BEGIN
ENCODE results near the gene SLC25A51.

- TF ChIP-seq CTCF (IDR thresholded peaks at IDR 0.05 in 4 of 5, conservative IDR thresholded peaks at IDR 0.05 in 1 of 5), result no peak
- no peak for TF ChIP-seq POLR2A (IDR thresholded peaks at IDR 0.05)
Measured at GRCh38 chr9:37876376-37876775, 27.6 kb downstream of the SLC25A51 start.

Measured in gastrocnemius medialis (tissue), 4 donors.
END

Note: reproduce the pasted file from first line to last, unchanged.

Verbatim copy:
ENCODE results near the gene SLC25A51.

- TF ChIP-seq CTCF (IDR thresholded peaks at IDR 0.05 in 4 of 5, conservative IDR thresholded peaks at IDR 0.05 in 1 of 5), result no peak
- no peak for TF ChIP-seq POLR2A (IDR thresholded peaks at IDR 0.05)
Measured at GRCh38 chr9:37876376-37876775, 27.6 kb downstream of the SLC25A51 start.

Measured in gastrocnemius medialis (tissue), 4 donors.